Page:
Armory (or Armory3D) is a newly free open source cross platform game engine that runs inside and tightly integrates with the Blender application.  If you are interested in learning more about Armory and why I’m so excited about it, be sure to check out Introduction to Armory video.  The series is still quite young but already there is a fair bit to get you started.  Right now the series consists of:

The entire series homepage is available here.

Additionally the video series has begun, lagging slightly behind the text series.  So far videos consist of:

There is a (very small for now…) playlist available here.


DevGa.me is not a blog format and does not have any news, it’s just home to tutorials.  I will however announce new tutorials here on GameFromScratch, so stay tuned!  If you want to discuss the new series, there is a conversation over on the Armory discussion forums or leave a comment below or on YouTube.

Programming Art


11. June 2018


Just finished adding another tutorial to the ongoing Godot 3 tutorial series, Sound Fx and Music.  This tutorial covers a ton of topics around audio:

  • Playing audio using AudioStreamPlayer
  • Positional audio using AudioStreamPlayer2D
  • Importing and loading audio files, WAV and Ogg
  • Using the Audio Bus
  • Creating special effects such as panning, reverb and chorus
  • Managing volume
  • Using sound with Area2D


The series homepage is available here.

Programming


6. June 2018


I have been talking a fair bit lately about the Armory3D engine, a newly free open source Blender hosted cross platform engine.  You can target several different platforms using Armory and the technology that makes this possible is Kha.  Today we are looking at Kha.  Kha is an open source cross platform Haxe powered low level framework providing functionality like 2D and 3D graphics, input handling, audio and more.  It does it in an extremely cross platform manner able to support a huge number of platforms.  Essentially it provides the low level functionality required to make a game, much like SDL or SFML.  It is also an important technology to learn if you intend to use the Armory game engine.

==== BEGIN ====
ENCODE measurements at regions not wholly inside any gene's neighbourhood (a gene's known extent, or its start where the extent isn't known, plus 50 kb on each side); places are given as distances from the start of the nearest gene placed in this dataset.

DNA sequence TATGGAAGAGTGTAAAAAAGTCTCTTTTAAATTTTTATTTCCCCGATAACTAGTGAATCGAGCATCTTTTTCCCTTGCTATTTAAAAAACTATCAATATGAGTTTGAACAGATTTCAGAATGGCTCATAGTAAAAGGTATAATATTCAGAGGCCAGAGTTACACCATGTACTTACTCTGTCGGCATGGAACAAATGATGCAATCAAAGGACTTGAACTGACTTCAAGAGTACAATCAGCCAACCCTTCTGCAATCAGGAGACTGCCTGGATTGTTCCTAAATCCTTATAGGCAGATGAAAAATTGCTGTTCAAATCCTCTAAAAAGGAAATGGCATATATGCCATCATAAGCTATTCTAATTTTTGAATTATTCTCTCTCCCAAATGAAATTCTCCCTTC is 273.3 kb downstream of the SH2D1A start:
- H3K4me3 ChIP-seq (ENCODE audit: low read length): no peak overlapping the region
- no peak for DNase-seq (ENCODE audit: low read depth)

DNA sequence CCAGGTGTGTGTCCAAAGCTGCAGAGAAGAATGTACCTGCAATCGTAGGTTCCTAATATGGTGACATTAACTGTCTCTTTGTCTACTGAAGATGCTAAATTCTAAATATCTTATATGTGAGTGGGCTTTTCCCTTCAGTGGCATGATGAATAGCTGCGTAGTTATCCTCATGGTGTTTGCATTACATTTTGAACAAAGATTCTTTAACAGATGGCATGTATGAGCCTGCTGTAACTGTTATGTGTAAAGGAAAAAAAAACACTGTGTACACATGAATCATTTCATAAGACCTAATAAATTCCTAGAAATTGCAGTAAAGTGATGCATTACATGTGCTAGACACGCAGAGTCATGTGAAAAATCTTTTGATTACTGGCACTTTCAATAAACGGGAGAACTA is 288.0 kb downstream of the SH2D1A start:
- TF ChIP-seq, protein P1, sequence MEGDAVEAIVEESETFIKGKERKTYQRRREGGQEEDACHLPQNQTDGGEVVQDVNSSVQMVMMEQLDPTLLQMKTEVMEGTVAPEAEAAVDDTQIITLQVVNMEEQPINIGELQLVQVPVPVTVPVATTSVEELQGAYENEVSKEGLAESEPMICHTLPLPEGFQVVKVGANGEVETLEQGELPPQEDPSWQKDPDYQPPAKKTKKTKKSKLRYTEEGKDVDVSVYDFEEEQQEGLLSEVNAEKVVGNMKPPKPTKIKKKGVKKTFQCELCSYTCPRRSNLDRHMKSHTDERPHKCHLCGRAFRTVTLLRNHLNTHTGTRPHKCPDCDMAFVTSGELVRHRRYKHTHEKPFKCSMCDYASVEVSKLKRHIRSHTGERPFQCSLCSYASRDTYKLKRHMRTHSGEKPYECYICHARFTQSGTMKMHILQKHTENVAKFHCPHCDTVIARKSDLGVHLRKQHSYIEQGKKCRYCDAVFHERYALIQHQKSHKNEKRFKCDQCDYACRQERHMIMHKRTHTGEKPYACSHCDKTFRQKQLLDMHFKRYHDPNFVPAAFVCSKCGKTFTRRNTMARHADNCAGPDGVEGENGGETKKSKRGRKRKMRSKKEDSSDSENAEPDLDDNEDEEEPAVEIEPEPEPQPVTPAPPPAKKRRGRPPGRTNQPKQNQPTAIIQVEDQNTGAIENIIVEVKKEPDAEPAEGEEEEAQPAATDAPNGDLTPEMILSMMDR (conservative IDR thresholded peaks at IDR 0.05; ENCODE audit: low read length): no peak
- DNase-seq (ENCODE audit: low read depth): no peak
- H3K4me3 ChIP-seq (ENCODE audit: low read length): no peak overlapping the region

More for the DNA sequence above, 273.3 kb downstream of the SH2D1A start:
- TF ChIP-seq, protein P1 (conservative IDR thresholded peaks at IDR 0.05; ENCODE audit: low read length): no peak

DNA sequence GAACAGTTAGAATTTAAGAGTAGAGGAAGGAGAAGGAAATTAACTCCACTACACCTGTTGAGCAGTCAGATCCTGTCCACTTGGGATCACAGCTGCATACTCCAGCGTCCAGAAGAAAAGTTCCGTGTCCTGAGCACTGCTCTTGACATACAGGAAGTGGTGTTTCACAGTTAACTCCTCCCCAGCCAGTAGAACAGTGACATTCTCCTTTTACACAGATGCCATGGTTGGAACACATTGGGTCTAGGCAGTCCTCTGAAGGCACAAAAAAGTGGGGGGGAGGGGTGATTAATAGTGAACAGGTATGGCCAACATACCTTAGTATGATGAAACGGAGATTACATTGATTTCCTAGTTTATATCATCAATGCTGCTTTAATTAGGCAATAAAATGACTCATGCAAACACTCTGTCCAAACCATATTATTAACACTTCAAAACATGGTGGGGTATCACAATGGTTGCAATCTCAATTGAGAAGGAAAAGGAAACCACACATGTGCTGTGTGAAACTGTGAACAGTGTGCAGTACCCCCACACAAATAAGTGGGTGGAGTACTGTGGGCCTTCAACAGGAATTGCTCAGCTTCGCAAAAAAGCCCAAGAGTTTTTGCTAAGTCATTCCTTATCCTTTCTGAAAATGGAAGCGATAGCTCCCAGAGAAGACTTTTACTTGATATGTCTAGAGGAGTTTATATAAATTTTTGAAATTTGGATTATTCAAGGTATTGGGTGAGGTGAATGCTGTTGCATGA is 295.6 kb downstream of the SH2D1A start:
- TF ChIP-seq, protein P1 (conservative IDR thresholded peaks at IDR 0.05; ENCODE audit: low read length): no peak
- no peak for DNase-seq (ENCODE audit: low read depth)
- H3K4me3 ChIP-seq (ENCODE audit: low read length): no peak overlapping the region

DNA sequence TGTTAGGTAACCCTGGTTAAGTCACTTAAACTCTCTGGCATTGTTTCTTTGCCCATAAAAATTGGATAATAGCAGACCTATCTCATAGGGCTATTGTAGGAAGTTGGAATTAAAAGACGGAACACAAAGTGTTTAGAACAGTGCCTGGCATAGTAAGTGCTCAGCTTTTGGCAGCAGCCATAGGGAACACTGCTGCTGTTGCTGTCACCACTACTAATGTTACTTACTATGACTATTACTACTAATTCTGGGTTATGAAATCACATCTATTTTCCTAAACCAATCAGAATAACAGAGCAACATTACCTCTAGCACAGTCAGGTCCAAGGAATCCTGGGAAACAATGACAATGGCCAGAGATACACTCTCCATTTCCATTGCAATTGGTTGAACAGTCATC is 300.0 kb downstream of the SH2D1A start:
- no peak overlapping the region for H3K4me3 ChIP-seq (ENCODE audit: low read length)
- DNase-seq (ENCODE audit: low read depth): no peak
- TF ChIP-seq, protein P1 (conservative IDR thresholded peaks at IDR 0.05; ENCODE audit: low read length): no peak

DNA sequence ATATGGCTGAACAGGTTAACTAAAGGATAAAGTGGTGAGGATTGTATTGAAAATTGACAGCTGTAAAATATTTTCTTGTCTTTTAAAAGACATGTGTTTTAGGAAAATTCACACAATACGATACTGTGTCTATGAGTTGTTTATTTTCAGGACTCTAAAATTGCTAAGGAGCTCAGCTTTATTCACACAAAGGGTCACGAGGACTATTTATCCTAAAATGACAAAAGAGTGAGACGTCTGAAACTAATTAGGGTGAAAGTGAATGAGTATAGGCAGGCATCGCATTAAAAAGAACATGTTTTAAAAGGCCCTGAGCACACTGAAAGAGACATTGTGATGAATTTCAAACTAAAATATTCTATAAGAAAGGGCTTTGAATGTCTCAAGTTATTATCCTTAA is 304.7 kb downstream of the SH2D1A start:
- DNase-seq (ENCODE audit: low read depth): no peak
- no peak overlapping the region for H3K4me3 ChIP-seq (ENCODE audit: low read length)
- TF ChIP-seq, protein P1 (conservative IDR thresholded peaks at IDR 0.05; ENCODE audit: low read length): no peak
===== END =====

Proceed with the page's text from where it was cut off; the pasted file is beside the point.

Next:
Today I take a closer look at this behind the scenes technology in this video.  We cover the features of Kha then go through the process of installing Kha and getting up and running.


Kha has a couple prequisites that you need to install before getting started.  You need to install the following two technologies before installing Kha:

Once installed, you have two easy options for getting started with Kha.  You can either use Kode Studio, a customized version of Visual Studio Code, or you can install the Kha Extension Pack to your existing Visual Studio Code install.  Now that you’re up and going with Kha you probably want some code to work with, which is available in this repository.  Finally once you start learning Kha, you will probably want to check the Kha documentation or the reference materials.


Programming


31. May 2018


Now that Armory3D is fully funded an installable version will be available for download any day now.  Armory is a game engine built using the Haxe programming language over the Kha framework that runs inside the open source graphics application Blender.  The timing of this release is ideal, as it was recently announced the Blender Game Engine is being removed from Blender.


Armory is a game engine I’ve been excited for for some time now.  You can learn more about Armory here, access the complete documentation here and download the source code here.  Additionally there are a series of examples available here with more complicated/complete templates available here.  Hopefully the full version will be available for download in the next few days.


I fully intend to do a tutorial series covering using the Armory game engine, which hopefully I will be launching soon.  However in the meantime I created this introduction to Armory which should illustrate to you why this engine has me as excited as it does.  Of course being built on top of Blender, you are also going to have a solid understanding of Blender to make used of Armory3D.  Thankfully, I’ve got you covered there with both a text based and video based Blender tutorial series to get you started.


Video Link

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See More Tutorials on DevGa.me!